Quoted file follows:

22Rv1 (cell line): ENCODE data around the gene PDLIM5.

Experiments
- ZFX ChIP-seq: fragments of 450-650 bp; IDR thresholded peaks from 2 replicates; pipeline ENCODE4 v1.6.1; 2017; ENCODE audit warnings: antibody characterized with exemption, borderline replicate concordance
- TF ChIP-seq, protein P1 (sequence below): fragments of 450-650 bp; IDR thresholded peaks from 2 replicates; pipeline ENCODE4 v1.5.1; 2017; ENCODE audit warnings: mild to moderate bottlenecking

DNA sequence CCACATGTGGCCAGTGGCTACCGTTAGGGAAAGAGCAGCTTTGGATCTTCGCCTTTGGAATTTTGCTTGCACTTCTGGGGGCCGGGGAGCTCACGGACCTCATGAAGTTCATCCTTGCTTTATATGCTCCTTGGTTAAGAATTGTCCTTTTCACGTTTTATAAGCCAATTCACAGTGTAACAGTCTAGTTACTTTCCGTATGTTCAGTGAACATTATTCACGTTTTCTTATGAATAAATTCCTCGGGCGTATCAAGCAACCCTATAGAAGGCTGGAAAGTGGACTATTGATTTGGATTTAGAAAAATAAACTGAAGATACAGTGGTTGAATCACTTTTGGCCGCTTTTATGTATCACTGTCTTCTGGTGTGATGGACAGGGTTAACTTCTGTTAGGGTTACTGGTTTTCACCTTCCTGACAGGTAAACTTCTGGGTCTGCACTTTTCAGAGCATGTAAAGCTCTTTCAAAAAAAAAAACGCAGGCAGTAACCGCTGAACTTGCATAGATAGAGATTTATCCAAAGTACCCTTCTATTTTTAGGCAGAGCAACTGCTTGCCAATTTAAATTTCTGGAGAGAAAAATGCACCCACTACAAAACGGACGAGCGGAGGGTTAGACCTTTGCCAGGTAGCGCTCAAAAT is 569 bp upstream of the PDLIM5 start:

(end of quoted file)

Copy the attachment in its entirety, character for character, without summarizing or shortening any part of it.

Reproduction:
22Rv1 (cell line): ENCODE data around the gene PDLIM5.

Experiments
- ZFX ChIP-seq: fragments of 450-650 bp; IDR thresholded peaks from 2 replicates; pipeline ENCODE4 v1.6.1; 2017; ENCODE audit warnings: antibody characterized with exemption, borderline replicate concordance
- TF ChIP-seq, protein P1 (sequence below): fragments of 450-650 bp; IDR thresholded peaks from 2 replicates; pipeline ENCODE4 v1.5.1; 2017; ENCODE audit warnings: mild to moderate bottlenecking

DNA sequence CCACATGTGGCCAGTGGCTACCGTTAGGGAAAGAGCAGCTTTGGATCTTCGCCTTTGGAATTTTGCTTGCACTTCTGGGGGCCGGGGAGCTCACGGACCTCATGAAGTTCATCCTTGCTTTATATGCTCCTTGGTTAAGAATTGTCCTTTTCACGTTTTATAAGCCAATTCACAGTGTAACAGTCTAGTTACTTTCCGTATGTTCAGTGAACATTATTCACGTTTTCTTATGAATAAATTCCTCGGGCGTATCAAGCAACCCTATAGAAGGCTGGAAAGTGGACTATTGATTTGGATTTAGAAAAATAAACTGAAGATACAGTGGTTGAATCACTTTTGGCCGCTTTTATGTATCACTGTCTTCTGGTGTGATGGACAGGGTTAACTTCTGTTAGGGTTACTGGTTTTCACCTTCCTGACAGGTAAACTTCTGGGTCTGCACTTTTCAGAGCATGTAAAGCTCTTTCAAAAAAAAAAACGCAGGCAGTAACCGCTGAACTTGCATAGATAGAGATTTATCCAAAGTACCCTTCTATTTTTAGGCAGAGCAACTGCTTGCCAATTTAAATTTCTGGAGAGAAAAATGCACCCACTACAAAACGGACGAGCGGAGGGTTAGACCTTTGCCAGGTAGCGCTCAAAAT is 569 bp upstream of the PDLIM5 start: